Breaking Down Gender Bias – Identifying The Genetic Identity - The discussion of identity development requires a few observations. These are important in order for us to understand how identity can develop in different environments and as a result, branch out into different fields of thinking. We first have to start with where identity comes from. It is not that the development suddenly takes place at a later age. In order for that to be true it would follow the same theory as the big bang where a singularity suddenly becomes a rapid increase of multiple reactions of everything at one. You could imagine the confusion of seeing the poor child develop everything they will ever need to define themselves convulse in the middle of a room. No, while the development is gradual over time, it is important to observe the development of gender identity.
One has to be careful when approaching this topic as there are many debates, some more brutal than others that can be stirred up around this development overall. While it is true that gender on the physical level is very specific to one or the other, the formation of identity is more based on social bias and cultural norms. These are often seen as restrictive depending on where you go. There is where gender studies roots itself, and builds its system.
Psychological development research shows that there are three stages of childhood where gender identity develops; toddlers, Preschool and between the ages of 5 and 7. These stages are socialized aspects (where they learn the defined characteristics of gender), consolidation (where the form or identity becomes rigid), followed by the peak of rigidity (where the natural fluidity of defined gender roles are relaxed).
It doesn’t take a scientist to figure out how this development is hardened into a child. The constant exposure and involvement of mass media, authority figures, parental guardians, and other matters during every waking moment establish the norms that the child want to accept or not. In most cases, they do. These are all very influential forces and unless the child has enough of a understanding of resistance and their gender identity, those that are still in development are not going to put up much of a fight. It is these influences that begin to differ in various culture that are usually based off of restrictions that society puts into place. Most of these restrictions are not very well defined as restrictions, and the separation between home and external environments are not yet made as distinctions.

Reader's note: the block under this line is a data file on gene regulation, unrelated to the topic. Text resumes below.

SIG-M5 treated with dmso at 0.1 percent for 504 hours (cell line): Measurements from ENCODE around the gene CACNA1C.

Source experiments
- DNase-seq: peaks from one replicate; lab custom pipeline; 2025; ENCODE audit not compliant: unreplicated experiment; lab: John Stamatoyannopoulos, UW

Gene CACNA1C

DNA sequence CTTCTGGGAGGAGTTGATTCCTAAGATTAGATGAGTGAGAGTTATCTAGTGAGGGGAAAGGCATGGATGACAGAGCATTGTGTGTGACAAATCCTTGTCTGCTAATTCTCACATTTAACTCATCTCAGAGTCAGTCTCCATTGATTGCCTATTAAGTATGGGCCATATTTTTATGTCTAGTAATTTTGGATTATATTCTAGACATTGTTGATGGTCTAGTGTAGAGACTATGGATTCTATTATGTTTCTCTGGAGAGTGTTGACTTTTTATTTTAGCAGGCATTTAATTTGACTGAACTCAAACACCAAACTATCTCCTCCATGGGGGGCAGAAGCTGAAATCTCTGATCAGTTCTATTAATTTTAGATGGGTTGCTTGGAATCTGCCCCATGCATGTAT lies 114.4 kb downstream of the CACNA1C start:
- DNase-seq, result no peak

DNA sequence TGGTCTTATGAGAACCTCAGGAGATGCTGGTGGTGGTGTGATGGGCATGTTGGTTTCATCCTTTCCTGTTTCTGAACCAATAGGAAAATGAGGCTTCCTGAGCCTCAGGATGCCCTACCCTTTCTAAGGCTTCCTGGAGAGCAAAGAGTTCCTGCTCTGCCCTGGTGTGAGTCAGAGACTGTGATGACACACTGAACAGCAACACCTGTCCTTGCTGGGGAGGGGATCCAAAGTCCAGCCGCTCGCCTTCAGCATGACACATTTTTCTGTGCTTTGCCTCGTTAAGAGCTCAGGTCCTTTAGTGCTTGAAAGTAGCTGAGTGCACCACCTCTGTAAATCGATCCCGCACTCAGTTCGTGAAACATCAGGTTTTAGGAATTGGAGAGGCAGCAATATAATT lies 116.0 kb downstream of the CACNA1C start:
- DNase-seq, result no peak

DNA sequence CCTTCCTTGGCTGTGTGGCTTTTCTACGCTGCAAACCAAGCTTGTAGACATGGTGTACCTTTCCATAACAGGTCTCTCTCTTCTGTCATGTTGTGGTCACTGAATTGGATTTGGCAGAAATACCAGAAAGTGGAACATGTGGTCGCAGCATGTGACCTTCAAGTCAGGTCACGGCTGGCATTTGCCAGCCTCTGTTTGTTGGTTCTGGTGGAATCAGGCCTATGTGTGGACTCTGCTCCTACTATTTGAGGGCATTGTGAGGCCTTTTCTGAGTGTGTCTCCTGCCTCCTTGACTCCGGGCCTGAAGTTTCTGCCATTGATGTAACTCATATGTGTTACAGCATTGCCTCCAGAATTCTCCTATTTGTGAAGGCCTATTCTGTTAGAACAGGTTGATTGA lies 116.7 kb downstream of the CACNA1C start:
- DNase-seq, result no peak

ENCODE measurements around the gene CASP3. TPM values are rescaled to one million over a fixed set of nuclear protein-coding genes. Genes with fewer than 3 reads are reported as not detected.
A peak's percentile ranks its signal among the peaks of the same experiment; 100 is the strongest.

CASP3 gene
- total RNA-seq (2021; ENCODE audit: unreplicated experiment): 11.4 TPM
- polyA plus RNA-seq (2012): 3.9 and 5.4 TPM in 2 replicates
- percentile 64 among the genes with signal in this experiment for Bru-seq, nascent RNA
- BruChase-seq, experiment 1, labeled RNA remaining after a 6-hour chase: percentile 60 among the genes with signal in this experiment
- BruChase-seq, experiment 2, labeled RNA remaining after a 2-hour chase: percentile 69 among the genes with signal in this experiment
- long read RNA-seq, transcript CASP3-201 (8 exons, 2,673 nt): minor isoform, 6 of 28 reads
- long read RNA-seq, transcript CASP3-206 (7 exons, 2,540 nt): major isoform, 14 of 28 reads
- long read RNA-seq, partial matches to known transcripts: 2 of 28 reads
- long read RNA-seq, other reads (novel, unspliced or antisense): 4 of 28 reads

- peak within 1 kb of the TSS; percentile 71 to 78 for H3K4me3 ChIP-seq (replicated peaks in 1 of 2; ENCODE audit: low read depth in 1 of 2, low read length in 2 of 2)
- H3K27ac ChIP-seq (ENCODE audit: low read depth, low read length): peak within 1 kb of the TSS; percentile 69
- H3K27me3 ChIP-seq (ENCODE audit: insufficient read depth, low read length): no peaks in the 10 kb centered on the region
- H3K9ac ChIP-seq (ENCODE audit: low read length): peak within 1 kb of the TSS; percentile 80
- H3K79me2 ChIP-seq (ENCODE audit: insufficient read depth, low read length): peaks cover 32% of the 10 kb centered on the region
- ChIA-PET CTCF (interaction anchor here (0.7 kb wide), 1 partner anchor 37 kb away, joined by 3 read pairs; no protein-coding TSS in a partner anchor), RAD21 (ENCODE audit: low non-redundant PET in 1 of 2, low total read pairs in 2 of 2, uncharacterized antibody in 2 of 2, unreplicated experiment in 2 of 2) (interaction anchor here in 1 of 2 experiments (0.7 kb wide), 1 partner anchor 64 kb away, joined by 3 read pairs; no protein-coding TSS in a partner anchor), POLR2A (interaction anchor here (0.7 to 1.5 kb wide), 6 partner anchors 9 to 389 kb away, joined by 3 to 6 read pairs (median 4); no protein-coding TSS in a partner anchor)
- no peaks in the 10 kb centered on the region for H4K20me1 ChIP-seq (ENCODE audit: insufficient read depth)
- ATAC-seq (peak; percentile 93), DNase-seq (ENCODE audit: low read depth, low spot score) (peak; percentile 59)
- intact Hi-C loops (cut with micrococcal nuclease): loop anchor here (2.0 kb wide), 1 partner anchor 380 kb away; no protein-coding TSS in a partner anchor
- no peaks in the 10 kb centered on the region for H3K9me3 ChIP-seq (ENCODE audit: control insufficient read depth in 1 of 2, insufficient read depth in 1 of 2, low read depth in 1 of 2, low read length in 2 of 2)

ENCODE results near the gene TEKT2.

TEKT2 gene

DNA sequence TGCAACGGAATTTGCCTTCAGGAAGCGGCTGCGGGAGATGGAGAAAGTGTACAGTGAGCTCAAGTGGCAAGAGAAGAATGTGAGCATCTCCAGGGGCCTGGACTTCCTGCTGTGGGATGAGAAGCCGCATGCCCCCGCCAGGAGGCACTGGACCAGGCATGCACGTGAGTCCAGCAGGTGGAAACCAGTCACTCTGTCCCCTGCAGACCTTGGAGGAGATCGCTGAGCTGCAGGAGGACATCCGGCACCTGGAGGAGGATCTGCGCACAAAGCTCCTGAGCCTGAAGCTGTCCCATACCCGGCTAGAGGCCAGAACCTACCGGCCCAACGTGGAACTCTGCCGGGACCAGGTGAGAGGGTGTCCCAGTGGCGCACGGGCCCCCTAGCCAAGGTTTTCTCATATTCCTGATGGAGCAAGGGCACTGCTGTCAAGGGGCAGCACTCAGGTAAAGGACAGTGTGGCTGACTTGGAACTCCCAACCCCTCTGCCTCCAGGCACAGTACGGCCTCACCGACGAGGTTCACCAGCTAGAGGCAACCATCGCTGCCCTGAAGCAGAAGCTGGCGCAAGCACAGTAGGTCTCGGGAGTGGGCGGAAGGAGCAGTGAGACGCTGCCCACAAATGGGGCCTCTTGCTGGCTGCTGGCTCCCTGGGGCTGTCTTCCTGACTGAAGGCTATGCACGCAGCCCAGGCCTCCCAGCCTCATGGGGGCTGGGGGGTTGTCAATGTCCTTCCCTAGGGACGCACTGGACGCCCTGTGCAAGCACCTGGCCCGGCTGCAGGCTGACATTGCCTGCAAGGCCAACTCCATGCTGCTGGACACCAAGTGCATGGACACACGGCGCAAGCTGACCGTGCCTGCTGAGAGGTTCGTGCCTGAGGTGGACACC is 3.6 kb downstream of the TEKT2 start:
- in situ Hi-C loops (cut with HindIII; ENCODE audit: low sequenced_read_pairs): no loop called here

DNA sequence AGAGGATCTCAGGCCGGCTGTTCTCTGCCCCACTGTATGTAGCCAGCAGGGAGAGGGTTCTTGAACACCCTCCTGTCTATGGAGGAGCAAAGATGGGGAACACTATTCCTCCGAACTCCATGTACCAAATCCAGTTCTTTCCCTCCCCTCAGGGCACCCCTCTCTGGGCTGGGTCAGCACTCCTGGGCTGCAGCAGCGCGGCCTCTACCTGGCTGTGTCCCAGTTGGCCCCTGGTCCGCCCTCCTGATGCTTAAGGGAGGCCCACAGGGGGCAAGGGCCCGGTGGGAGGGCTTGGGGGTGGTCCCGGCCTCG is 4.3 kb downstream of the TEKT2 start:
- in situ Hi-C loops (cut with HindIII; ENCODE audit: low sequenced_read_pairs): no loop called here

This is where the research begins to become rather controversial with today’s changing standards. The association that a child makes with their sex versus how they should behave in their gender role has been referred to as gender identity disorder (GID). The assignment is said to me misplaced but this is sometimes based off of the reaction or discomfort that the child might express to being confined to their role as it is generally accepted. Many of these ‘disorders’ are suggested as soon as society agrees with it, so it has never been based off of what the child wants.
Throughout history society has often reacted to these as problems and rushes to solve those, using laws and punishment as they tend to embarrass the system. Without any effort made to understand it, discipline has been the first response and in many cultures, restrictions are imposed that are based on gender. During the gradual development of a person, there is a point where the influence is more biased and begins to come from one source over another. This is a matter of control that would not exist if that source was not there, but these are based entirely off of decisions made from the source either as an individual or a group. It will always be very obvious at this point, if there is manipulation or not.